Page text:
Geothermal heat flux (GHF) is one of the key thermal boundary conditions for ice-sheet models. We assess the sensitivity of the Lambert-Amery glacial system in East Antarctica to four different GHF datasets using a regional ice-sheet model. A control solution of the regional model is initialised by minimising the misfit to observations through an optimisation process. The Lambert-Amery glacial system simulation contains temperate ice up to 150 m thick and has an average basal melt of 1.3 mm a−1, with maximum basal melting of 504 mm a−1. The simulations which use a relatively high GHF compared to the control solution increase the volume and area of temperate ice, which causes higher surface velocities at higher elevations, which leads to the advance of the grounding line. The grounding line advance leads to changes in the local flow configuration, which dominates the changes within the glacial system. To investigate the difference in spatial patterns within the geothermal datasets, they were scaled to have the same median value. These scaled GHF simulations showed that the ice flow was most sensitive to the spatial variation in the underlying GHF near the ice divides and on the edges of the ice streams.
Perfectionism is a risk and maintaining factor across psychopathology and has been proposed to be a transdiagnostic process. The aim of this study was to examine the reliability and validity of the Clinical Perfectionism Questionnaire (CPQ) in 32 adults (75% female, M age = 35.54 years, SD = 9.71) with a range of psychological disorders, presenting for treatment of clinical perfectionism. There was evidence that the CPQ was correlated with established measures of perfectionism and theoretically related constructs including self-criticism and dichotomous thinking. The CPQ was also able to predict treatment outcome. The internal consistency was not adequate in the current study; however, the sample size was small. Future studies should examine the psychometric properties of the CPQ in a larger sample of individuals with a range of psychological disorders.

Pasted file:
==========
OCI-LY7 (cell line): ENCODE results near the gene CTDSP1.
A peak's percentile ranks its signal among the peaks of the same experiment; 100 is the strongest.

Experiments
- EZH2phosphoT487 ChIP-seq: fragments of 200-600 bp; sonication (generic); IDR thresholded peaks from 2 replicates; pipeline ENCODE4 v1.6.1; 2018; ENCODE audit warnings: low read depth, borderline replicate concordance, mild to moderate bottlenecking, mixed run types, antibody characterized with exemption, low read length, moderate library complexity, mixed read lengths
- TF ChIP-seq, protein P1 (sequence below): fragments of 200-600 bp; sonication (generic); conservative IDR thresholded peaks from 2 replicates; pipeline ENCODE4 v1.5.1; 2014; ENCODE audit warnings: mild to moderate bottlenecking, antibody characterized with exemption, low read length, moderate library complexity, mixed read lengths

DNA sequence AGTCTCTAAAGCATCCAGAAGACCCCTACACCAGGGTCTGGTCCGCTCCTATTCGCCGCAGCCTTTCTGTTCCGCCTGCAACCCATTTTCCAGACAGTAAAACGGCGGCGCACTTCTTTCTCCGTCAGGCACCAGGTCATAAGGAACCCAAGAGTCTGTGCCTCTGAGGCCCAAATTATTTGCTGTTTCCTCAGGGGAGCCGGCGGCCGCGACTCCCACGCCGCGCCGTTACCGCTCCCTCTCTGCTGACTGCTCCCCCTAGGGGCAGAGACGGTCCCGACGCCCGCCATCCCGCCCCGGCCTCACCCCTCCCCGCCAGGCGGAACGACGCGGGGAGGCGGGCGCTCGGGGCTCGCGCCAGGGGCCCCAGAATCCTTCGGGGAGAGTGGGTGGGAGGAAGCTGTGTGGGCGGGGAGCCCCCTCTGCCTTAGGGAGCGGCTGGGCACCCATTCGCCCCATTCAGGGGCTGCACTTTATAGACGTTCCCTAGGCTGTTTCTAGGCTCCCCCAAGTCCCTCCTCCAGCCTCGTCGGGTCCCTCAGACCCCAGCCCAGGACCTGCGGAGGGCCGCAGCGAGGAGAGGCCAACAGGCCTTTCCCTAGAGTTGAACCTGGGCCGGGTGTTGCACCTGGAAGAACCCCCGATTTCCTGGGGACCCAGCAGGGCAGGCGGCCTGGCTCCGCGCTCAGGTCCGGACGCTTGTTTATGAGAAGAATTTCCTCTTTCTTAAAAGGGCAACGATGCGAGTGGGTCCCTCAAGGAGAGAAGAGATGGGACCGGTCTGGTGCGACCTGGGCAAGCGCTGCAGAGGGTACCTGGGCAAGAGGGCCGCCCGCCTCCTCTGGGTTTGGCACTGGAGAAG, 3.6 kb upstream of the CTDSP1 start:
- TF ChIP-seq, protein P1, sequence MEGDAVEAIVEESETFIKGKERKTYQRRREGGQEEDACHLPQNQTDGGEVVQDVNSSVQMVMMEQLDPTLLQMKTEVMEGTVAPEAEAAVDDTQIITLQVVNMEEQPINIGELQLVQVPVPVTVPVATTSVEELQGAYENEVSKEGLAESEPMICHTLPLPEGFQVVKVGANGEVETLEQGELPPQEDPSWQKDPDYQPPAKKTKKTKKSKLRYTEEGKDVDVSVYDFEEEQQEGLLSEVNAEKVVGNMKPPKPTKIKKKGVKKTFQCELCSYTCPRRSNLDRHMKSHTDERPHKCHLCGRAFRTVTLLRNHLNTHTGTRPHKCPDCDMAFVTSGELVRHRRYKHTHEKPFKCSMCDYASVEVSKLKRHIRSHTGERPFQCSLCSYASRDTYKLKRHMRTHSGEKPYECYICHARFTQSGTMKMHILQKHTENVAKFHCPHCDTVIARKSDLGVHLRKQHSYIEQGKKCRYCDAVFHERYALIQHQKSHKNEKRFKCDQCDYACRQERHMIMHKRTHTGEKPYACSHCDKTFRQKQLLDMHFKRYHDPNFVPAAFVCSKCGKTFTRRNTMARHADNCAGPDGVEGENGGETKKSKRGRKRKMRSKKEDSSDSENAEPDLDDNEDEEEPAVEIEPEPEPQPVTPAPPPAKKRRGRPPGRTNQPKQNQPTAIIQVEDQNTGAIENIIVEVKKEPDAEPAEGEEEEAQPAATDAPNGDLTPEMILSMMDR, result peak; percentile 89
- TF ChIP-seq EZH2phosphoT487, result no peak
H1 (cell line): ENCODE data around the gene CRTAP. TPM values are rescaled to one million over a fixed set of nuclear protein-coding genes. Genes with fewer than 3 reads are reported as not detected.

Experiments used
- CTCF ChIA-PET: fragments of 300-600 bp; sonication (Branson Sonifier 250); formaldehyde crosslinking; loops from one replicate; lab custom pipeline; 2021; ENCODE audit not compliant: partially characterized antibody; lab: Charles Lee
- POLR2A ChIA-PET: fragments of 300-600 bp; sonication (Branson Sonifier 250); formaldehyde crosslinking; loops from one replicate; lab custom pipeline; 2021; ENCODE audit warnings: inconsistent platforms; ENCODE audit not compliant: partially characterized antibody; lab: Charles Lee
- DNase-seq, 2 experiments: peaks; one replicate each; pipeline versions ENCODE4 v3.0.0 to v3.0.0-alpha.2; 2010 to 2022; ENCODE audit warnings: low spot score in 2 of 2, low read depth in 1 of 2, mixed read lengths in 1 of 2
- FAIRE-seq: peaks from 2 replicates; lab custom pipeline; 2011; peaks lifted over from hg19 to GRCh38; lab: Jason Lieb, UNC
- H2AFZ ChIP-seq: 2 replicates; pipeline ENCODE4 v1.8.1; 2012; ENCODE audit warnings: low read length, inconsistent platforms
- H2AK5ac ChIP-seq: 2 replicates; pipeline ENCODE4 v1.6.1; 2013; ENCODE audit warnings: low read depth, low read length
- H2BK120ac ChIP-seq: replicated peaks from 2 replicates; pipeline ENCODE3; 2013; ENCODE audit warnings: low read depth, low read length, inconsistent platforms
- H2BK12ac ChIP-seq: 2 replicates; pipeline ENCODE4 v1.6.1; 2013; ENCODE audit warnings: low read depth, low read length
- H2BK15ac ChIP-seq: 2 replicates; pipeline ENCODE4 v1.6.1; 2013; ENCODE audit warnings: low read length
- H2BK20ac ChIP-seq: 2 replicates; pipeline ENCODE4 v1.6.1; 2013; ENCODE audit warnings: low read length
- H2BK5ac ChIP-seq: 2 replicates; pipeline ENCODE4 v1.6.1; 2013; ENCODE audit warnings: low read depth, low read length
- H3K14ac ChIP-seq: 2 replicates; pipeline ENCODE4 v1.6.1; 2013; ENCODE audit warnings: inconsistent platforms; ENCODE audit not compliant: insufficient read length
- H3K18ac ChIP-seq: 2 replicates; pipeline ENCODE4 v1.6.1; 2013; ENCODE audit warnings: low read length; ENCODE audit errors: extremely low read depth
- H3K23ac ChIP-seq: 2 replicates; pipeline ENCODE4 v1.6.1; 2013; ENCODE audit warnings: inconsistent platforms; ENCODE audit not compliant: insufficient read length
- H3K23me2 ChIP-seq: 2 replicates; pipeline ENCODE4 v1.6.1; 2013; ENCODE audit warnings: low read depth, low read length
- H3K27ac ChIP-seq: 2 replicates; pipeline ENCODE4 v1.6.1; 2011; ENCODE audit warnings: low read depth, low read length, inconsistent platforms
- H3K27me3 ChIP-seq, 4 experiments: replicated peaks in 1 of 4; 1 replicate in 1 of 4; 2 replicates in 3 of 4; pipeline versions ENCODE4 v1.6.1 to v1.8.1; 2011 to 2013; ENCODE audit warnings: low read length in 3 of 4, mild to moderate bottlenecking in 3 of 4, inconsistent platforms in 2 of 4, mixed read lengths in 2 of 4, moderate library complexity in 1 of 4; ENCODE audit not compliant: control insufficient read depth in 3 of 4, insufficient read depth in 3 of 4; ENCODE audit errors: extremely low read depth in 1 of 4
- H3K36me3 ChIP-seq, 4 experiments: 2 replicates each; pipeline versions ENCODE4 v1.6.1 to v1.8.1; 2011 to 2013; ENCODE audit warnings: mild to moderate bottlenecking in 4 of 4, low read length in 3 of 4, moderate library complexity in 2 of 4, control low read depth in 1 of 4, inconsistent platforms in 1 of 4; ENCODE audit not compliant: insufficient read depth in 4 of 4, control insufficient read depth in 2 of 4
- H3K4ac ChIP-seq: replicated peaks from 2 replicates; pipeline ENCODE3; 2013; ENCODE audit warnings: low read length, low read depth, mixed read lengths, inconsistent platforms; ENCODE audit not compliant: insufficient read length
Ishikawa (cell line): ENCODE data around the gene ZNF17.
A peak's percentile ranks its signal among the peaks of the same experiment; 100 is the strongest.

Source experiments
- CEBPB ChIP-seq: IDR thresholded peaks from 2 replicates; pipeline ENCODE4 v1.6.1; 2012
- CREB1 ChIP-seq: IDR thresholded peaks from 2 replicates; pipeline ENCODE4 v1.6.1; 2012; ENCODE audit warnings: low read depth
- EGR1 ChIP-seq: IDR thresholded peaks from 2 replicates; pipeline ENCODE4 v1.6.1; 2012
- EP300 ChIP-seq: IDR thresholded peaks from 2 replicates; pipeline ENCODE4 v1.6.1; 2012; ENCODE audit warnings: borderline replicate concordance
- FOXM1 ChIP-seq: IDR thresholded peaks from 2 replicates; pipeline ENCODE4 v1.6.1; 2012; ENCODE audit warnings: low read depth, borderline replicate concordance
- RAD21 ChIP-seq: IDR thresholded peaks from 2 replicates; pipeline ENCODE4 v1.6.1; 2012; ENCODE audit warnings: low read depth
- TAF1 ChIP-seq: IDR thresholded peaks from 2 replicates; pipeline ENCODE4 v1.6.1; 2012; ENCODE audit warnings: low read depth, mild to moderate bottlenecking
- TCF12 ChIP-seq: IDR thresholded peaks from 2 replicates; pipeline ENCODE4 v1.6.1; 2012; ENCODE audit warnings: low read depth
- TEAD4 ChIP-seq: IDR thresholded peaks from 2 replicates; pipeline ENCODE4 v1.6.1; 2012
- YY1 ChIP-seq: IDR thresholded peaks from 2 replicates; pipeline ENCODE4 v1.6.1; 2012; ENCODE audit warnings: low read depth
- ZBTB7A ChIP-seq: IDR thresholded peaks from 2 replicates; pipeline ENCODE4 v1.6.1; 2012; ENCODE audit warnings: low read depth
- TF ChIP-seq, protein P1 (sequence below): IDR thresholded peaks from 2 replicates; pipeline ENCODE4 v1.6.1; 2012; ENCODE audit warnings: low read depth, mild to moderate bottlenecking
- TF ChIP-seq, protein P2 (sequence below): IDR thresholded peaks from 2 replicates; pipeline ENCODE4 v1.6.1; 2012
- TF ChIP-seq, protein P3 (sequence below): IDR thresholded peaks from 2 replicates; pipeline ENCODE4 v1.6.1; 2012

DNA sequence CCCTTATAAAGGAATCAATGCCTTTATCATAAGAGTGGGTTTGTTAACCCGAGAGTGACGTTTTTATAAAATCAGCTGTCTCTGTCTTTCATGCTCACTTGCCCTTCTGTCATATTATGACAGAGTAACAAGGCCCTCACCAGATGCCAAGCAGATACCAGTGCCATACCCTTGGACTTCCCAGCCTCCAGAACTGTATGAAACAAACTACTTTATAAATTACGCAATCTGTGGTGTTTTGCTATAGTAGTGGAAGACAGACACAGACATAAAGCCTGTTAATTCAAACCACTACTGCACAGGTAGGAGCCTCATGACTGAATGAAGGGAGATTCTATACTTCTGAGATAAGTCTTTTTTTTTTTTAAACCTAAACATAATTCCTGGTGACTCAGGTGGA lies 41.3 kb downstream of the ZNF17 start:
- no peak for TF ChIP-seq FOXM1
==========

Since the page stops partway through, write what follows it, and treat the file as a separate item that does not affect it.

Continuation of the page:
The celebration of an individual human birthday is an almost completely one-sided recapitulation of pleasant experiences in earlier years, together with a warmly optimistic forecast for coming years. This is wholly right and proper, although even here an occasional muted warning is of genuine value.
The celebration of a “technological birthday”, the review of the partial success, through one or more years of operation, of a man-sustained project, deserves notice of the same general type of review, promising further success, warning of potential difficulty, hoping for circumstances and facilities favourable to continued satisfaction, continuously qualified by mention of possible—indeed probable— change in the social climate, for good or ill.